Wildfires have burned across at least 3.2 million hectares of forest in Russia’s Siberian and Far East regions since the start of the year, according to statistics published by Russia’s Aerial Forest Protection Service on Monday.
Nearly one-half of all the blazes were concentrated in the Far East Khabarovsk region, with 2.14% of the entire region affected. The second most-affected region is the west Siberian Khanty-Mansiisk autonomous district, which has seen about 1% of its entire territory covered in fires.
Russian authorities have declared states of emergency in seven regions, including across the entire territory of the Far East republic of Sakha, where residential areas have been affected by fire-induced toxic smog.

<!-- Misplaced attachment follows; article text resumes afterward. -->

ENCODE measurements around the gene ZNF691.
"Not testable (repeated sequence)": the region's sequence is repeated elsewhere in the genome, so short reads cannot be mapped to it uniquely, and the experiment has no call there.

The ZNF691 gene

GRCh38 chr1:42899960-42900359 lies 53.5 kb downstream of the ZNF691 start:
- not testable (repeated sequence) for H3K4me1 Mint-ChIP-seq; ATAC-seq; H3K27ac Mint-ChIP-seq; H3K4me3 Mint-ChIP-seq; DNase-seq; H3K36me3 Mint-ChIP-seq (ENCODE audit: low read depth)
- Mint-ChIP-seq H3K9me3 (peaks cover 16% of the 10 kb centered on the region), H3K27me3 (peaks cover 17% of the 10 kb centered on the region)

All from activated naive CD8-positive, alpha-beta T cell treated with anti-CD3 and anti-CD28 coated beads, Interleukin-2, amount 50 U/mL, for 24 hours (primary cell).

Greenpeace Russia last week published aerial footage of a forest fire in the Irkutsk region covering more than 40,000 hectares. The fire, according to the environmental watchdog, has not been mentioned in any records maintained by the Aerial Forest Protection Service.
“This is a vivid example of how official reports on existing fires and their extinguishing do not fully reflect the real situation,” Greenpeace wrote in the accompanying commentary.
Last year, wildfires in Russia’s northeastern regions covered an area of at least 18.8 million hectares and were deemed “record-breaking” by Greenpeace. The watchdog has repeatedly called on the Russian government to step up measures on combating the fires to avoid a repeat of last year’s “catastrophic” scenario.